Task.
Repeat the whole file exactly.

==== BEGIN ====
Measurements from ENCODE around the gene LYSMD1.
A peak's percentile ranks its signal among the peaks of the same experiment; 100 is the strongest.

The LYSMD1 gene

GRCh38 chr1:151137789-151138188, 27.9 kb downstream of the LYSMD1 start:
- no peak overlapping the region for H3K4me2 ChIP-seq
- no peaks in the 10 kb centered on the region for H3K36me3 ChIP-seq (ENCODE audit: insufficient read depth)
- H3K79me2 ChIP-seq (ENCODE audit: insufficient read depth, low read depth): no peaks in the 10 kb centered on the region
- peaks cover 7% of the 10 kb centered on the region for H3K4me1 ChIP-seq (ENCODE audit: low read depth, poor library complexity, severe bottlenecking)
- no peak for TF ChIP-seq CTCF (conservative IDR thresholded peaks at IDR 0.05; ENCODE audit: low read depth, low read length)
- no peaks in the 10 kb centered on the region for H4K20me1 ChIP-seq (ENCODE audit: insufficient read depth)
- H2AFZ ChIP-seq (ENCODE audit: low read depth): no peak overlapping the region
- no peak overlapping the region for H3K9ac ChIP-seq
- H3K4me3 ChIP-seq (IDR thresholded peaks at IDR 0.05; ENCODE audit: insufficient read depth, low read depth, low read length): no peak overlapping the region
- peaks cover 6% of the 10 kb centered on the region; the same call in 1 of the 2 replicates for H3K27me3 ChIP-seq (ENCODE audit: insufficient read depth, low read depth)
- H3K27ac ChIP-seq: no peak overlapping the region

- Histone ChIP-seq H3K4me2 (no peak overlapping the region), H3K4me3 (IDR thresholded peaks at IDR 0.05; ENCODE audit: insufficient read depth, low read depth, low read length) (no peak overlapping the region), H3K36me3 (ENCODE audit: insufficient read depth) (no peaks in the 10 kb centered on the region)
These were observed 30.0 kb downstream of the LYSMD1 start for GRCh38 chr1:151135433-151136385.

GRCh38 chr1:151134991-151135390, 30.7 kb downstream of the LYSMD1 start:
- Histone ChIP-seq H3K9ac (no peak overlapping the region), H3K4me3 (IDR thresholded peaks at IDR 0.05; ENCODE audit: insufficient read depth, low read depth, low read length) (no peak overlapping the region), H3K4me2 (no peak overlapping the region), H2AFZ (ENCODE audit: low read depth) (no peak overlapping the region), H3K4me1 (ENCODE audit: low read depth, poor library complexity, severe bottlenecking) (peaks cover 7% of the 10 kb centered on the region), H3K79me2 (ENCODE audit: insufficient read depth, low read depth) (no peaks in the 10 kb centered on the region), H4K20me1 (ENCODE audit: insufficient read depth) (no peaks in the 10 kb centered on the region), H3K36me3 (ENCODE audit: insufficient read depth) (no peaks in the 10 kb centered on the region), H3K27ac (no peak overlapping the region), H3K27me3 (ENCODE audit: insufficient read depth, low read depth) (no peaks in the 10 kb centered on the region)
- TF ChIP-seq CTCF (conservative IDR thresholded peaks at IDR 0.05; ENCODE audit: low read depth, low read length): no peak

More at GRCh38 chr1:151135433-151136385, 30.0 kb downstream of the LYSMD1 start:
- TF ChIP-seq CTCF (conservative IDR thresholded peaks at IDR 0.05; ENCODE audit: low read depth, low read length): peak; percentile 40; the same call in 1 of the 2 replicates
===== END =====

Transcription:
Measurements from ENCODE around the gene LYSMD1.
A peak's percentile ranks its signal among the peaks of the same experiment; 100 is the strongest.

The LYSMD1 gene

GRCh38 chr1:151137789-151138188, 27.9 kb downstream of the LYSMD1 start:
- no peak overlapping the region for H3K4me2 ChIP-seq
- no peaks in the 10 kb centered on the region for H3K36me3 ChIP-seq (ENCODE audit: insufficient read depth)
- H3K79me2 ChIP-seq (ENCODE audit: insufficient read depth, low read depth): no peaks in the 10 kb centered on the region
- peaks cover 7% of the 10 kb centered on the region for H3K4me1 ChIP-seq (ENCODE audit: low read depth, poor library complexity, severe bottlenecking)
- no peak for TF ChIP-seq CTCF (conservative IDR thresholded peaks at IDR 0.05; ENCODE audit: low read depth, low read length)
- no peaks in the 10 kb centered on the region for H4K20me1 ChIP-seq (ENCODE audit: insufficient read depth)
- H2AFZ ChIP-seq (ENCODE audit: low read depth): no peak overlapping the region
- no peak overlapping the region for H3K9ac ChIP-seq
- H3K4me3 ChIP-seq (IDR thresholded peaks at IDR 0.05; ENCODE audit: insufficient read depth, low read depth, low read length): no peak overlapping the region
- peaks cover 6% of the 10 kb centered on the region; the same call in 1 of the 2 replicates for H3K27me3 ChIP-seq (ENCODE audit: insufficient read depth, low read depth)
- H3K27ac ChIP-seq: no peak overlapping the region

- Histone ChIP-seq H3K4me2 (no peak overlapping the region), H3K4me3 (IDR thresholded peaks at IDR 0.05; ENCODE audit: insufficient read depth, low read depth, low read length) (no peak overlapping the region), H3K36me3 (ENCODE audit: insufficient read depth) (no peaks in the 10 kb centered on the region)
These were observed 30.0 kb downstream of the LYSMD1 start for GRCh38 chr1:151135433-151136385.

GRCh38 chr1:151134991-151135390, 30.7 kb downstream of the LYSMD1 start:
- Histone ChIP-seq H3K9ac (no peak overlapping the region), H3K4me3 (IDR thresholded peaks at IDR 0.05; ENCODE audit: insufficient read depth, low read depth, low read length) (no peak overlapping the region), H3K4me2 (no peak overlapping the region), H2AFZ (ENCODE audit: low read depth) (no peak overlapping the region), H3K4me1 (ENCODE audit: low read depth, poor library complexity, severe bottlenecking) (peaks cover 7% of the 10 kb centered on the region), H3K79me2 (ENCODE audit: insufficient read depth, low read depth) (no peaks in the 10 kb centered on the region), H4K20me1 (ENCODE audit: insufficient read depth) (no peaks in the 10 kb centered on the region), H3K36me3 (ENCODE audit: insufficient read depth) (no peaks in the 10 kb centered on the region), H3K27ac (no peak overlapping the region), H3K27me3 (ENCODE audit: insufficient read depth, low read depth) (no peaks in the 10 kb centered on the region)
- TF ChIP-seq CTCF (conservative IDR thresholded peaks at IDR 0.05; ENCODE audit: low read depth, low read length): no peak

More at GRCh38 chr1:151135433-151136385, 30.0 kb downstream of the LYSMD1 start:
- TF ChIP-seq CTCF (conservative IDR thresholded peaks at IDR 0.05; ENCODE audit: low read depth, low read length): peak; percentile 40; the same call in 1 of the 2 replicates